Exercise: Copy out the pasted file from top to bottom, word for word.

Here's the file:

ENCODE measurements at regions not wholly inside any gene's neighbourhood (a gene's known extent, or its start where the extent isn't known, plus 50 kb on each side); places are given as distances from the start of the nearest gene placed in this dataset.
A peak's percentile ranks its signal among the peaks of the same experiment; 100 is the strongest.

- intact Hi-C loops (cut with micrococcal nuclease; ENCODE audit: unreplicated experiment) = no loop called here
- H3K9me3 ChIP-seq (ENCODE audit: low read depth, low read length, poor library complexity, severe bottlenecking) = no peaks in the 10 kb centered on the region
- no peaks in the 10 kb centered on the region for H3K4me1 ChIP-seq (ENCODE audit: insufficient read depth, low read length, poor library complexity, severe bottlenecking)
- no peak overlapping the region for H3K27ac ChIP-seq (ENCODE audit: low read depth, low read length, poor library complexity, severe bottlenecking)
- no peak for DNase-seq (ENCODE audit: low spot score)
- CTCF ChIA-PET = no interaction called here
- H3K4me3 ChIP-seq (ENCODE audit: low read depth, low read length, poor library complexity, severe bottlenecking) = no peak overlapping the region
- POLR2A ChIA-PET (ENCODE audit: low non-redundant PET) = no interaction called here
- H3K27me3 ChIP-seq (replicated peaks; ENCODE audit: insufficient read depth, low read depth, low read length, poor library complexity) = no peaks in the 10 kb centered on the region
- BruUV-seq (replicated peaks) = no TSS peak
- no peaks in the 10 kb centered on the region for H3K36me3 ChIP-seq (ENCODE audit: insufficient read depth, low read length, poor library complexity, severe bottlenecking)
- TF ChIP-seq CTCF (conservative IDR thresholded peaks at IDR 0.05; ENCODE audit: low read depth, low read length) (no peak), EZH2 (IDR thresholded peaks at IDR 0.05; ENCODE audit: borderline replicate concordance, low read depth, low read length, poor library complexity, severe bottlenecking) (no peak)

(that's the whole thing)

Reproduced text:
ENCODE measurements at regions not wholly inside any gene's neighbourhood (a gene's known extent, or its start where the extent isn't known, plus 50 kb on each side); places are given as distances from the start of the nearest gene placed in this dataset.
A peak's percentile ranks its signal among the peaks of the same experiment; 100 is the strongest.

- intact Hi-C loops (cut with micrococcal nuclease; ENCODE audit: unreplicated experiment) = no loop called here
- H3K9me3 ChIP-seq (ENCODE audit: low read depth, low read length, poor library complexity, severe bottlenecking) = no peaks in the 10 kb centered on the region
- no peaks in the 10 kb centered on the region for H3K4me1 ChIP-seq (ENCODE audit: insufficient read depth, low read length, poor library complexity, severe bottlenecking)
- no peak overlapping the region for H3K27ac ChIP-seq (ENCODE audit: low read depth, low read length, poor library complexity, severe bottlenecking)
- no peak for DNase-seq (ENCODE audit: low spot score)
- CTCF ChIA-PET = no interaction called here
- H3K4me3 ChIP-seq (ENCODE audit: low read depth, low read length, poor library complexity, severe bottlenecking) = no peak overlapping the region
- POLR2A ChIA-PET (ENCODE audit: low non-redundant PET) = no interaction called here
- H3K27me3 ChIP-seq (replicated peaks; ENCODE audit: insufficient read depth, low read depth, low read length, poor library complexity) = no peaks in the 10 kb centered on the region
- BruUV-seq (replicated peaks) = no TSS peak
- no peaks in the 10 kb centered on the region for H3K36me3 ChIP-seq (ENCODE audit: insufficient read depth, low read length, poor library complexity, severe bottlenecking)
- TF ChIP-seq CTCF (conservative IDR thresholded peaks at IDR 0.05; ENCODE audit: low read depth, low read length) (no peak), EZH2 (IDR thresholded peaks at IDR 0.05; ENCODE audit: borderline replicate concordance, low read depth, low read length, poor library complexity, severe bottlenecking) (no peak)